Our Jewish community is proud to be part of one of the most successful multicultural societies in the world.
Here in Australia, we are free to lead religiously and culturally rich lives safely and without fear. Yet a price has been paid, and continues to be paid, for us to be on this land. Its original inhabitants, who had no say in its settling by the British in 1788, have suffered greatly and continue to do so.
Firstly, there is the historical suffering that Indigenous Australians have endured, the scars of which are still raw in their communities.
Secondly, today across almost every metric, First Nations peoples are at a socioeconomic disadvantage. Life expectancy is well below what it is for other Australians, incarceration figures are higher and literacy is lower. Addiction rates are higher, as is the incidence of violence and suicide. It is long past time these and other issues are resolved.
Later this year Australians will vote on enshrining an Indigenous Voice to Parliament in the Constitution so that Aboriginal people can have a say in matters that affect them. We encourage all in our community, no matter which way they lean on the proposal, to get involved in the debate and inform themselves of the issues.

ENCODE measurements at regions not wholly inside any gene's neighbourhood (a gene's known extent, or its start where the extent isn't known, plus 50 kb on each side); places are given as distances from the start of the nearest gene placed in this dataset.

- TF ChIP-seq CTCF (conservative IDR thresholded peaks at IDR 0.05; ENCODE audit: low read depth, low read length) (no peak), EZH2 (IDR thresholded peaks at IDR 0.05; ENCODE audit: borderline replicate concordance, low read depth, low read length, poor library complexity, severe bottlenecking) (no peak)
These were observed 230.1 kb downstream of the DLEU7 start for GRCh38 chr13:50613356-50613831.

Crucially, and in the spirit of Reconciliation Week, listen to Indigenous Australians. Hear their stories. Real understanding comes only from imagining what life is like in their shoes.
Our two communities have a proud history of helping one another. Yorta Yorta man William Cooper stood up for Jews after Kristallnacht even as his own people were suffering here. Jewish luminaries such as Ron Castan, who served as senior counsel on the Mabo case, and Mark Leibler, who co-chaired the Referendum Council, have made a real difference in advancing Indigenous causes.
A number of our communal organisations are also admirably taking up the cause. Groups such as Stand Up and Shalom Gamarada set a shining example of how to engage positively and effect positive change.
As Jewish Australians, we have a responsibility to our fellow citizens and especially the First Australians. We can debate the politics of how to exercise that responsibility, but the need to do so is clear.